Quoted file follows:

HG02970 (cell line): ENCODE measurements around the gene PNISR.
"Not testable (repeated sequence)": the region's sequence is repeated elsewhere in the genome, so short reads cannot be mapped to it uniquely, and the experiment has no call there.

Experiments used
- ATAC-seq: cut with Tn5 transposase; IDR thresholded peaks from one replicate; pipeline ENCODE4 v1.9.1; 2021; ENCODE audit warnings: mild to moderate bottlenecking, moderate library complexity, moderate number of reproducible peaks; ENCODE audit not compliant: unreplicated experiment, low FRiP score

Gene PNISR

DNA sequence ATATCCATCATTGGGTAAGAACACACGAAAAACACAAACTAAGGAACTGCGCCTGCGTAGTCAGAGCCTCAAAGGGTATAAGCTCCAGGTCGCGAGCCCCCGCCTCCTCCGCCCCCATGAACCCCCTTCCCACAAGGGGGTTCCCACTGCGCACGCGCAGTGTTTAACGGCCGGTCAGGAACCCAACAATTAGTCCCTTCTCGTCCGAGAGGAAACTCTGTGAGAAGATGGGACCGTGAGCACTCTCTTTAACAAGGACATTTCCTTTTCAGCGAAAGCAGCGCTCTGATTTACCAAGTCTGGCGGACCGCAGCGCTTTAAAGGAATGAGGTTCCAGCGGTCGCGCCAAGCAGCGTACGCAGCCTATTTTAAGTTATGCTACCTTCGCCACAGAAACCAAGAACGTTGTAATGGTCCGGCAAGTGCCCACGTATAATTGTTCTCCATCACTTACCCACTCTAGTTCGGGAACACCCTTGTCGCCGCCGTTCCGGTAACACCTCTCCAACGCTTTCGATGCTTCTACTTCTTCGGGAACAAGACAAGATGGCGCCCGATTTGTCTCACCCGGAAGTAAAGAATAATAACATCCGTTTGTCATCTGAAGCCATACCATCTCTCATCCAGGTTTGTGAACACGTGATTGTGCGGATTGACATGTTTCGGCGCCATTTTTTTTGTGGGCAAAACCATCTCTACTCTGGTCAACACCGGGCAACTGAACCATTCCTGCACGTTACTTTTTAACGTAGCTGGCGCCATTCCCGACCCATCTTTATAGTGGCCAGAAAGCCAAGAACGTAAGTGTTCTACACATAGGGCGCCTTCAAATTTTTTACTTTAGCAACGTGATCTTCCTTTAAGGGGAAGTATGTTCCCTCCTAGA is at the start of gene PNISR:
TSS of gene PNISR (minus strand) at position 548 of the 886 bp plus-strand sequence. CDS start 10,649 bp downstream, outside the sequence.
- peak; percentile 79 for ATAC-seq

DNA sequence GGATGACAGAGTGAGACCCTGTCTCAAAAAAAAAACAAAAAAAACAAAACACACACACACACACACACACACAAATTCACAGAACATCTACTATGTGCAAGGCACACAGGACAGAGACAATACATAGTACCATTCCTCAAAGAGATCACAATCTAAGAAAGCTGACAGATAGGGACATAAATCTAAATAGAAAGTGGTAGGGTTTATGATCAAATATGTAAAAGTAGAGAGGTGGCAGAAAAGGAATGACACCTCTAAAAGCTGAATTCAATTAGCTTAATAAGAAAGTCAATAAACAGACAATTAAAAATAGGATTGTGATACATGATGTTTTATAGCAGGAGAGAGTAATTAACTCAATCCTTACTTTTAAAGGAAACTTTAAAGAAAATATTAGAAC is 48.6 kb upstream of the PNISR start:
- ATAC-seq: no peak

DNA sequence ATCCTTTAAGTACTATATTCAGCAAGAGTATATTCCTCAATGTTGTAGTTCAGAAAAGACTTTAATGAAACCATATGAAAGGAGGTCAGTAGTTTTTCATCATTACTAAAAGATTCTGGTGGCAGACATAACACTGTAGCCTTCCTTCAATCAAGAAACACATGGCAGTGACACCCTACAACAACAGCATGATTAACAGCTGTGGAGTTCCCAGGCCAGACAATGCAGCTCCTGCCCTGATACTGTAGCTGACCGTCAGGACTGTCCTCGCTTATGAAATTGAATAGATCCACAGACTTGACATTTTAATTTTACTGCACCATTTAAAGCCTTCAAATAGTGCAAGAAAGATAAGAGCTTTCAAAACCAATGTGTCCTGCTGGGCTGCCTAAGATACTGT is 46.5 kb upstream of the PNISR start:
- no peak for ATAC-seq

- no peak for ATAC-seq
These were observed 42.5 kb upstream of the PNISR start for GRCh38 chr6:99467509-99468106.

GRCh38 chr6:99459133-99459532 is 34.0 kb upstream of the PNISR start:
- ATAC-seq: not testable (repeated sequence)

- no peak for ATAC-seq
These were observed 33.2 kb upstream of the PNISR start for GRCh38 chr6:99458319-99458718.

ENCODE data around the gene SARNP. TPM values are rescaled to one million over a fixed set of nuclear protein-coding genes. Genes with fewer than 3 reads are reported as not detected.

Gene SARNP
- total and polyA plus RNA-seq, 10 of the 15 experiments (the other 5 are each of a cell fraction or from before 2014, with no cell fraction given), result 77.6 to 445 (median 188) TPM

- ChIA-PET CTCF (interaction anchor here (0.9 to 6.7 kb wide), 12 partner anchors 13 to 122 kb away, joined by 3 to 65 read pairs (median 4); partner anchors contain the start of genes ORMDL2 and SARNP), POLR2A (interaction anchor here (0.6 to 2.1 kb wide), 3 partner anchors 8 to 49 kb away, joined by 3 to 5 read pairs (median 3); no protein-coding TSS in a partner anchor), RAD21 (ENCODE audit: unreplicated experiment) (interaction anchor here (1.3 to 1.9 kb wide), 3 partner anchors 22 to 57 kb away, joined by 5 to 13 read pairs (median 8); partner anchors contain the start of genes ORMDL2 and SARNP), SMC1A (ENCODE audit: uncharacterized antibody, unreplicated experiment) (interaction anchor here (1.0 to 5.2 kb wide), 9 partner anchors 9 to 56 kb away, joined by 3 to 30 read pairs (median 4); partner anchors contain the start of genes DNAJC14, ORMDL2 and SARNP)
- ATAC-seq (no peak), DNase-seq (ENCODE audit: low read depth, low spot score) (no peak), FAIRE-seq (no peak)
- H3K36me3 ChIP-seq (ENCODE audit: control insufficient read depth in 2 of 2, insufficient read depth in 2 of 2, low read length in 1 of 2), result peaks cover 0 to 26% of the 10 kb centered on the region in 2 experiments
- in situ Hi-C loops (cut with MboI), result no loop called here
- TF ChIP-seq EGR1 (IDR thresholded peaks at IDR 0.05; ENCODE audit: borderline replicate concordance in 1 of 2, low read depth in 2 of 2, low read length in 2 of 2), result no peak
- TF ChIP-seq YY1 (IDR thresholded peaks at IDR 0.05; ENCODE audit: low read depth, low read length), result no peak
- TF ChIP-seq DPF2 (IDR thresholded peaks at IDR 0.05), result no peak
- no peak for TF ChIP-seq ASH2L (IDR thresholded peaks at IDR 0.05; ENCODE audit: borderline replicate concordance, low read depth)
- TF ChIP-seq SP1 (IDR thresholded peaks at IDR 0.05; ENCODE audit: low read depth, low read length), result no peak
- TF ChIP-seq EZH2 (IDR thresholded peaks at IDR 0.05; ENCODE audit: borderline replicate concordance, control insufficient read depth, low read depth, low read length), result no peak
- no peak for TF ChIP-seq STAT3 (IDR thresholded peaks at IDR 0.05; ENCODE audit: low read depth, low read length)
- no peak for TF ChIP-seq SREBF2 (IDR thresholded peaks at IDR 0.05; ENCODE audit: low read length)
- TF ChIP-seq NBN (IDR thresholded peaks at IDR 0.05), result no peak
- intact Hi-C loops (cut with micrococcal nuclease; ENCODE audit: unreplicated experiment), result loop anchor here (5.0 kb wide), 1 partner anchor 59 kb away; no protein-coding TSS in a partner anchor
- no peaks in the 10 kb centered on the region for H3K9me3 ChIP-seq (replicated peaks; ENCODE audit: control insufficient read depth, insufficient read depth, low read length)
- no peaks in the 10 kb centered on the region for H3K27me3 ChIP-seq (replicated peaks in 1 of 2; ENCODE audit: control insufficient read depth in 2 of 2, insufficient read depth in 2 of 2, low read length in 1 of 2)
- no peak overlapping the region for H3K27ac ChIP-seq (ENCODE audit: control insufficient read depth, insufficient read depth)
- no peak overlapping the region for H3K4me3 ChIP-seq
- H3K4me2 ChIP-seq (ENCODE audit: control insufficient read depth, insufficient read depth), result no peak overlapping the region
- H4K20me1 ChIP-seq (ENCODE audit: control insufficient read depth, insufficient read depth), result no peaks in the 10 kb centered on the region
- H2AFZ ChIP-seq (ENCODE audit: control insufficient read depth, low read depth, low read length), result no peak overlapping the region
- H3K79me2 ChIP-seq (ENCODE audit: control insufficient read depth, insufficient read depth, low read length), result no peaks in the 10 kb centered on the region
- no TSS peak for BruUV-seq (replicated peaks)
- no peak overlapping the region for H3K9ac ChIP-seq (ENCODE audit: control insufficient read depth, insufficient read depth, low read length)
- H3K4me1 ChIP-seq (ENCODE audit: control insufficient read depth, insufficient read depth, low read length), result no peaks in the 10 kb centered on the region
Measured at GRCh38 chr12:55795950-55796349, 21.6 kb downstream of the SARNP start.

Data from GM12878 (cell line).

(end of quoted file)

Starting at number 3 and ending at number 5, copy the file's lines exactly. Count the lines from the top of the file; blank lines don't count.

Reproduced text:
Experiments used
- ATAC-seq: cut with Tn5 transposase; IDR thresholded peaks from one replicate; pipeline ENCODE4 v1.9.1; 2021; ENCODE audit warnings: mild to moderate bottlenecking, moderate library complexity, moderate number of reproducible peaks; ENCODE audit not compliant: unreplicated experiment, low FRiP score

Gene PNISR